Posts Tagged ‘economy’

Trump is a Bad Racist

June 10, 2018

It has become an article of faith on the left that President Donald Trump is a racist, voted into office by legions of White supremacists who want to put Blacks back into chains and ship Hispanics back to Latin America. If this is the case, than Donald Trump must very bad at being a racist and his racist supporters must be very disappointed in him. According to the Washington Examiner, more Americans are saying they are better off under Trump, especially Blacks and Hispanics.

The improving economy has helped President Trump keep the support of his “base” of 2016 voters strong, and is opening the door for blacks, Hispanics and younger voters to join them.

Citing those results in new surveys, Democratic pollster John Zogby is declaring that Trump will be tough to beat in 2020 despite his high disapproval ratings.

“President Donald Trump’s support is actually increasing among voters and offers data to explain why he may be re-elected in 2020,” he said.

In a blog post, Zogby, who co-writes the weekly Trump report card for Secrets, noted that more and more Americans believe they are increasingly better off since the president took office.

“More than two in three (68 percent) tell the pollsters that the economy is strong, while 32 percent say it is weak – and this includes 76 percent of men, 61 percent of women, 64 percent or more of all age groups, 57 percent and 58 percent of Hispanics and African Americans respectively, and 63 percent of political moderates,” blogged Zogby citing a new Harvard University-Harris poll.

“More voters say they are doing better off in their personal financial situation (31 percent) or about the same (38 percent) than the one in four (25 percent) who say they are doing worse off. The ‘better off’ crowd includes the 30 percent of Hispanics and 33 percent of African Americans,” added Zogby on the Forbes website.

Of course, presidents don’t actually have that much control over the economy and things were getting better before Trump took office, but Trump’s tax cut and attacks on excessive regulations are helping the economy grow. More importantly, since a lot of economics is actually a matter of psychology, having a president in the White House who is definitely on the side of the job creators is a lot better than having a president who talks about spreading the wealth around.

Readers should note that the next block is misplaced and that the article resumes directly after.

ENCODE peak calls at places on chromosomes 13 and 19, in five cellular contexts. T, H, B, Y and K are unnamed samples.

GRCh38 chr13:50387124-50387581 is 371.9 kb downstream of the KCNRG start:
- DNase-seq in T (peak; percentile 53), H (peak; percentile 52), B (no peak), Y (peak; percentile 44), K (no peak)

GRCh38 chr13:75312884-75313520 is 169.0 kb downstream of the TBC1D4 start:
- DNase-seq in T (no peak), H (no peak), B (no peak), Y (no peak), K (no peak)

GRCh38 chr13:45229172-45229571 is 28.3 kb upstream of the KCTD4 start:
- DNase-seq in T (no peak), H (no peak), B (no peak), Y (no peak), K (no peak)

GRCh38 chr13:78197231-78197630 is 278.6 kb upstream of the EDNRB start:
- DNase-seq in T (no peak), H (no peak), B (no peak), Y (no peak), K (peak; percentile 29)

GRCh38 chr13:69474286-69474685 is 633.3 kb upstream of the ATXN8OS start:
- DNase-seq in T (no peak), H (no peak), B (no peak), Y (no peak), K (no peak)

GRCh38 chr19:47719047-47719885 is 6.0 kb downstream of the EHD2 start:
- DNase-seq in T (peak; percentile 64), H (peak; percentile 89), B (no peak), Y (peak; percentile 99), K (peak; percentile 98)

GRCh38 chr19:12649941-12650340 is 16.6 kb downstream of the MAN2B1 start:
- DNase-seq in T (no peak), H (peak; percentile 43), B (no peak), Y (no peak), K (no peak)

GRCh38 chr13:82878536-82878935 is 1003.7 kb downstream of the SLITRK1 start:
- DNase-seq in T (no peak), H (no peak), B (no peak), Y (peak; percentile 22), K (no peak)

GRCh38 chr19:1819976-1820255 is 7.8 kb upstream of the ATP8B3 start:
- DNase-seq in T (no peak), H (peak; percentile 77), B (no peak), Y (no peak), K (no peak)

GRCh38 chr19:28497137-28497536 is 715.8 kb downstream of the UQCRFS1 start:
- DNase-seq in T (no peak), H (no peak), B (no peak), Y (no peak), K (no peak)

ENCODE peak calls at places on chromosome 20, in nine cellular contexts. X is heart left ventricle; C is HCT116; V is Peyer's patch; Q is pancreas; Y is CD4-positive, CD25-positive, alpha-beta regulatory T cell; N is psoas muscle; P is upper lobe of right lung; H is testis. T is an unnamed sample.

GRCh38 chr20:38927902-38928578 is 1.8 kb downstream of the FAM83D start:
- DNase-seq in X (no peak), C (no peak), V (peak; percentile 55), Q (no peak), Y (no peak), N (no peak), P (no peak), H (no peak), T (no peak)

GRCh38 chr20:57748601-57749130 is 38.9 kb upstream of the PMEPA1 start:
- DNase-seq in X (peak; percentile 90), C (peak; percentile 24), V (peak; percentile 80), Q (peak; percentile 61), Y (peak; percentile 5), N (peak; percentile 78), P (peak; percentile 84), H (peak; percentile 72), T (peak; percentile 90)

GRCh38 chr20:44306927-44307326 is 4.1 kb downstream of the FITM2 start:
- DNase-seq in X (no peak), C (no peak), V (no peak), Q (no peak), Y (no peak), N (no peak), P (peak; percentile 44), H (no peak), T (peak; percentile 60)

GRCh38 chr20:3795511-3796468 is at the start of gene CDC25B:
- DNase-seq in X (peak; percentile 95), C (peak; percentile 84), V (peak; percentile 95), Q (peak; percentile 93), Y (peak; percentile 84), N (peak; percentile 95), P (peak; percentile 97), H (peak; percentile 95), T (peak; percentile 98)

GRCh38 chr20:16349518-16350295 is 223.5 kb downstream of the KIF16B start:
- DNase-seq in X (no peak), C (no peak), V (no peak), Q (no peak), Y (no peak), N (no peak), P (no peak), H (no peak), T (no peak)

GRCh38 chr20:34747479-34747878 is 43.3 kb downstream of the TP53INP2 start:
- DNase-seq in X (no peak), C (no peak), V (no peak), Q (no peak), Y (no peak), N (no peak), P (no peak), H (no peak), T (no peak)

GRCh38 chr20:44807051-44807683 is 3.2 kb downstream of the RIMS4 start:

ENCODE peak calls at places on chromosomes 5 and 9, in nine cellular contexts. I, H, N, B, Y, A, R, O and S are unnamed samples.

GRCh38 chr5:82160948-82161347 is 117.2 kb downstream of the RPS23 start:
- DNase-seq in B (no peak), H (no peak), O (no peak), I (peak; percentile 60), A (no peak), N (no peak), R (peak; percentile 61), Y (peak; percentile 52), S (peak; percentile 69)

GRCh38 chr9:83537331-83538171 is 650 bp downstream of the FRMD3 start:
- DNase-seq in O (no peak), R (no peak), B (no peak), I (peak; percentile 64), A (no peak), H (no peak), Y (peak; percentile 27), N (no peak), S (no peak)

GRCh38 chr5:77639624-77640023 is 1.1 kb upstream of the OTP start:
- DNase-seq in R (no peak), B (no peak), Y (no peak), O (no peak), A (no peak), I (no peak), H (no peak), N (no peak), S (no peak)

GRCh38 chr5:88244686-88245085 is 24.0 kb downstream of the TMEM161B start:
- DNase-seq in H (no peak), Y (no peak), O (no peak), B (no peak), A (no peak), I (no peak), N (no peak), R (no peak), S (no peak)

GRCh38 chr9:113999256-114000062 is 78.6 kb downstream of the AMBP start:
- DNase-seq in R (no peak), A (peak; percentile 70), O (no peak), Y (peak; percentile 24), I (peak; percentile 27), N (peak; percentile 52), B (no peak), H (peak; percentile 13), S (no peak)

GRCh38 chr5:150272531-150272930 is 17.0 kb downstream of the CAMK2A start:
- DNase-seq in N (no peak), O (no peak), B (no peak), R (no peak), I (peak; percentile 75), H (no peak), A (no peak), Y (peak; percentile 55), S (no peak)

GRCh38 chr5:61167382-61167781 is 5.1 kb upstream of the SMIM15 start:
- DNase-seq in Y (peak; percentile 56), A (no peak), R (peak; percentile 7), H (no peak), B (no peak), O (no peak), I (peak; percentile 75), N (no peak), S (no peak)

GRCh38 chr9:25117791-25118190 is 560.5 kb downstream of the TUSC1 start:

Maybe, Trump is not actually racist at all. Or maybe it does not matter if he was slow to renounce the various racists and white nationalists who expressed support for him. Maybe what is important are President Trump’s policies which seem to be helping every American, particularly Black and Hispanic Americans. I have noticed that the people who claim to the greatest fighters against racism, the ones who are always accusing conservatives, and Americans generally, of being hopelessly racist, tend to support the sort of liberal policies that have been absolutely catastrophic to the Black community. The same people on the left who are always on guard against every vestige of racism support the Democrats whose mismanagement have turned many Black neighborhoods into crime-ridden wastelands. These leftists who want to help the marginalized and disadvantaged have done more damage than the worst Grand Dragon of the Ku Klux Klan or the segregationist politicians of the Old South could have imagined.

Maybe actions are more important than words and maybe it is better to do the right things than to merely say the right things.

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Unemployment Dropped in Republican States

July 9, 2012
Newsweek Magazine (February 16, 2009) ... Lend...

No, we’re not.

Darn those awful, racist teabaggers! They elected governors who actually know how to grow economies and create jobs. Here are the awful details at Big Government.

In 2010, influenced by the Tea Party and its focus on fiscal issues, 17 states elected Republican governors. And, according to an Examiner.com analysis, every one of those states saw a drop in their unemployment rates since January of 2011.